As others have said you can't do what you are asking. If you describe the problem you are trying to solve maybe someone can help? E.g. are you trying to uniquely identify your users? Could you use a cookie, or the session ID perhaps instead of the IP address?
Edit The address you see on the server shouldn't be the ISP's address, as you say that would be a huge range. The address for a home user on broadband will be the address at their router, so every device inside the house will appear on the outside to be the same, but the router uses NAT to ensure that traffic is routed to each device correctly. For users accessing from an office environment the address may well be the same for all users. Sites that use IP address for ID run the risk of getting it very wrong - the examples you give are good ones and they often fail. For example my office is in the UK, the breakout point (where I "appear" to be on the internet) is in another country where our main IT facility is, so from my office my IP address appears to be not in the UK. For this reason I can't access UK only web content, such as the BBC iPlayer (and my employer is probably very happy about this:-) ). AT any given time there would be hundreds, or even thousands of people at my company who appear to be accessing the web from the same IP address.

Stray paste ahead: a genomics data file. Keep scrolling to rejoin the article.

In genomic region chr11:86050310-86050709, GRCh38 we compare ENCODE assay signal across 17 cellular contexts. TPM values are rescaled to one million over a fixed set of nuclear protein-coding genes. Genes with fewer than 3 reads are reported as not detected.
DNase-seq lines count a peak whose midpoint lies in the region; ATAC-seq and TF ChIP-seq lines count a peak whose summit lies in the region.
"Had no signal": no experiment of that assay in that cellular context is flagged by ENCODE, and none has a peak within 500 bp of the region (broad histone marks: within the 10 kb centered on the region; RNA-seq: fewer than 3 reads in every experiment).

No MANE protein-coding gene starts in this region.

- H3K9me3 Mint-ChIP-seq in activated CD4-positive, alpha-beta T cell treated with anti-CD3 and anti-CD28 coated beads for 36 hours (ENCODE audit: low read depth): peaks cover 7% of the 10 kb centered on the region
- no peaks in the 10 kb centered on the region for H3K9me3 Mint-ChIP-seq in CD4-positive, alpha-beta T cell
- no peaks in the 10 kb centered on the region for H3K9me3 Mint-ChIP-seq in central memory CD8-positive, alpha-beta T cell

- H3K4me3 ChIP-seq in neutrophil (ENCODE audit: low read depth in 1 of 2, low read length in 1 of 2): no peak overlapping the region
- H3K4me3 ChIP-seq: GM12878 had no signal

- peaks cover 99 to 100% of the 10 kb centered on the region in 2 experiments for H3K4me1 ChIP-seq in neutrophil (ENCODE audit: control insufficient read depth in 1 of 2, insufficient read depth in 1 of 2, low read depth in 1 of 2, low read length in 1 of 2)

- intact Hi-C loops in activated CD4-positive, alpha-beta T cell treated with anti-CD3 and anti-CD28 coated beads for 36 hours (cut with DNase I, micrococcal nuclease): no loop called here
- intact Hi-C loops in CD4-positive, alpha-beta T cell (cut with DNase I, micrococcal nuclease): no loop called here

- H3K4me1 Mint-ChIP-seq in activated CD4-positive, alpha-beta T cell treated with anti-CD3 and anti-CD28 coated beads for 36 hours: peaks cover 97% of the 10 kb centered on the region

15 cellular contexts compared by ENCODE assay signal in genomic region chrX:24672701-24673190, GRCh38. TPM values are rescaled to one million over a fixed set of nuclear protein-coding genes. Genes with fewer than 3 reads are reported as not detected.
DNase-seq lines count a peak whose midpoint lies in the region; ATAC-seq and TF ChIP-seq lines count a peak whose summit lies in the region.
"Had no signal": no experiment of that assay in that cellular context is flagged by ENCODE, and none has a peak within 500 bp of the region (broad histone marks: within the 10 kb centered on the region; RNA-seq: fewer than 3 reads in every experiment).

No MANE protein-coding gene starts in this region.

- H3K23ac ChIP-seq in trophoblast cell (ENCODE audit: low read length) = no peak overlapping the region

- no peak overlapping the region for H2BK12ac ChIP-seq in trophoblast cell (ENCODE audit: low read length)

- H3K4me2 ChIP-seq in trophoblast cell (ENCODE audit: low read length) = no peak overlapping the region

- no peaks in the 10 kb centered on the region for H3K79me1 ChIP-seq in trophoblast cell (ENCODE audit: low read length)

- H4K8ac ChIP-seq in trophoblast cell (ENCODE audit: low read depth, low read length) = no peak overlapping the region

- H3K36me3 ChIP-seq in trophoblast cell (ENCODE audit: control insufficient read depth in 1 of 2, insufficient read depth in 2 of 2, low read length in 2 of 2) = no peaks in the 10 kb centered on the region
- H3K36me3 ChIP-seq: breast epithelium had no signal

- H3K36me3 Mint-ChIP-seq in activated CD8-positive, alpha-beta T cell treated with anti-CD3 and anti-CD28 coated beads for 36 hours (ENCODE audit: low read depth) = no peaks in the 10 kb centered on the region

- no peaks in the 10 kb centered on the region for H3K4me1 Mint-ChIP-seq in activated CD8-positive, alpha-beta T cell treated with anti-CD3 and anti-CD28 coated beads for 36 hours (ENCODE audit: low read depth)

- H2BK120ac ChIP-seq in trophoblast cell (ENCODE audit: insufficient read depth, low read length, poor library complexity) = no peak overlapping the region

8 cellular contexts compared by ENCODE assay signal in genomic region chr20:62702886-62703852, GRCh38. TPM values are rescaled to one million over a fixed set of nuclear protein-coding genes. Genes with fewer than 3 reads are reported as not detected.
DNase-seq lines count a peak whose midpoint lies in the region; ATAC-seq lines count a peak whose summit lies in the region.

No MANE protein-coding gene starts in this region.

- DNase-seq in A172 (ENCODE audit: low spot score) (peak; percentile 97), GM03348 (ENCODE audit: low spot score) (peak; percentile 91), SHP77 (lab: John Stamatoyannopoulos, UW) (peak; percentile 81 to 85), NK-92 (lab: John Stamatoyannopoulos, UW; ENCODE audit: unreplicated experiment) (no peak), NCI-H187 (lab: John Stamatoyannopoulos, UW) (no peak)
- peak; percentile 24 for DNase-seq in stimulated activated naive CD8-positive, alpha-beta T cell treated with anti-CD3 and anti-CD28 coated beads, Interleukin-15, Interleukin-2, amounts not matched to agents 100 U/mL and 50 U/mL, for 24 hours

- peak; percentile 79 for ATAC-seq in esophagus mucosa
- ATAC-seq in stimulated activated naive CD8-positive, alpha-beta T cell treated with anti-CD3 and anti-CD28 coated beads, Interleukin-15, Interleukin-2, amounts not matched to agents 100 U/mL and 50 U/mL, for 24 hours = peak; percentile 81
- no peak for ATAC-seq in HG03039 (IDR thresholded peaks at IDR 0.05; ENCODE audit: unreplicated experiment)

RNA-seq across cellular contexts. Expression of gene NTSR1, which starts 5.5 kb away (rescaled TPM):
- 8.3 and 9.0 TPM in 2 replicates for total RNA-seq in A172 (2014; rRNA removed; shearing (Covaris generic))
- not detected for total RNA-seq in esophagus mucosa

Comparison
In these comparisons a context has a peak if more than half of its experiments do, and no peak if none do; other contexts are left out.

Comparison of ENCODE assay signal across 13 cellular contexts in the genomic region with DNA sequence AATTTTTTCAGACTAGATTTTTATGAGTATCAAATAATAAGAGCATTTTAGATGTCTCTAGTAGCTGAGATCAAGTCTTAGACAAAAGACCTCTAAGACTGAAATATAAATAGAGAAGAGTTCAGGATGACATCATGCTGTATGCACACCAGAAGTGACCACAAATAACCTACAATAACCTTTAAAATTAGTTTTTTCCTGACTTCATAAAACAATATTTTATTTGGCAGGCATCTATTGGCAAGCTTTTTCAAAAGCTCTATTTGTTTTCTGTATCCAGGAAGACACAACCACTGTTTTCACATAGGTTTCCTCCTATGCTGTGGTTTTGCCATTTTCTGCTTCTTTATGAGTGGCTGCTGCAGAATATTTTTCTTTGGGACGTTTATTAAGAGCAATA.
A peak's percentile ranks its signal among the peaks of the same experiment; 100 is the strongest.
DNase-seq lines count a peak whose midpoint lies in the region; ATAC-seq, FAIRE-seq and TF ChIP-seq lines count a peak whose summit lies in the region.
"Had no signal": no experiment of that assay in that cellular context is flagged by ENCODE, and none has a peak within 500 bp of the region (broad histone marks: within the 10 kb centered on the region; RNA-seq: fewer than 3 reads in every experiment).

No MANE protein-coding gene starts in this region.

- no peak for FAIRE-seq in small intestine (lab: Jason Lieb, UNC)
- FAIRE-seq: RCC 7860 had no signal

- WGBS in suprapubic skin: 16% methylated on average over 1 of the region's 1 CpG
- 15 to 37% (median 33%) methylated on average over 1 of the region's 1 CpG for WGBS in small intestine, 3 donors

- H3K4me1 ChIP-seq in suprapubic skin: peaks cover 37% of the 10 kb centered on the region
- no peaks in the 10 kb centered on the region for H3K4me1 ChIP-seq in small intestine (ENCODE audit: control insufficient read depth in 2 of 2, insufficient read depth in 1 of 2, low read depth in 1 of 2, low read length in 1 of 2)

When you are writing server code you can never be sure what the IP address you see is refering to.In fact some users like it this way. Some people deliberately use an annoymising proxy to further confound you, for security or privacy reasons they route their web traffic via a proxy so that you won't know who or where that user is.
When you say your machine address is different to the IP address shown on StackOverflow, how are you finding out your machine address? If you are just looking locally using
ipconfig or something like that I would expect it to be different for the reasons I outlined above. If you want to double check what the outside world thinks have a look at whatismyipaddress.com/.
This Wikipedia link on NAT will provide you some background on this.